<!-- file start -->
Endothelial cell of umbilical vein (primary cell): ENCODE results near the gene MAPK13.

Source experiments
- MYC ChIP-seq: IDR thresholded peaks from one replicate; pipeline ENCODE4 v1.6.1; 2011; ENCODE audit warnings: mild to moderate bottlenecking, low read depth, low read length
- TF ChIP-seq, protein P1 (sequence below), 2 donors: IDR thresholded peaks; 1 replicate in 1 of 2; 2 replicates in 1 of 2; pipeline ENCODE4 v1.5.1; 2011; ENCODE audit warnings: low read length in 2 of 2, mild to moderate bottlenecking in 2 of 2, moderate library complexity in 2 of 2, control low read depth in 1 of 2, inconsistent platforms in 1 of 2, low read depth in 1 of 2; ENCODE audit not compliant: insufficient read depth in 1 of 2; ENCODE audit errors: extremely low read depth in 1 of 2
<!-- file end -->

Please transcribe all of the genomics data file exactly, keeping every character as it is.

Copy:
Endothelial cell of umbilical vein (primary cell): ENCODE results near the gene MAPK13.

Source experiments
- MYC ChIP-seq: IDR thresholded peaks from one replicate; pipeline ENCODE4 v1.6.1; 2011; ENCODE audit warnings: mild to moderate bottlenecking, low read depth, low read length
- TF ChIP-seq, protein P1 (sequence below), 2 donors: IDR thresholded peaks; 1 replicate in 1 of 2; 2 replicates in 1 of 2; pipeline ENCODE4 v1.5.1; 2011; ENCODE audit warnings: low read length in 2 of 2, mild to moderate bottlenecking in 2 of 2, moderate library complexity in 2 of 2, control low read depth in 1 of 2, inconsistent platforms in 1 of 2, low read depth in 1 of 2; ENCODE audit not compliant: insufficient read depth in 1 of 2; ENCODE audit errors: extremely low read depth in 1 of 2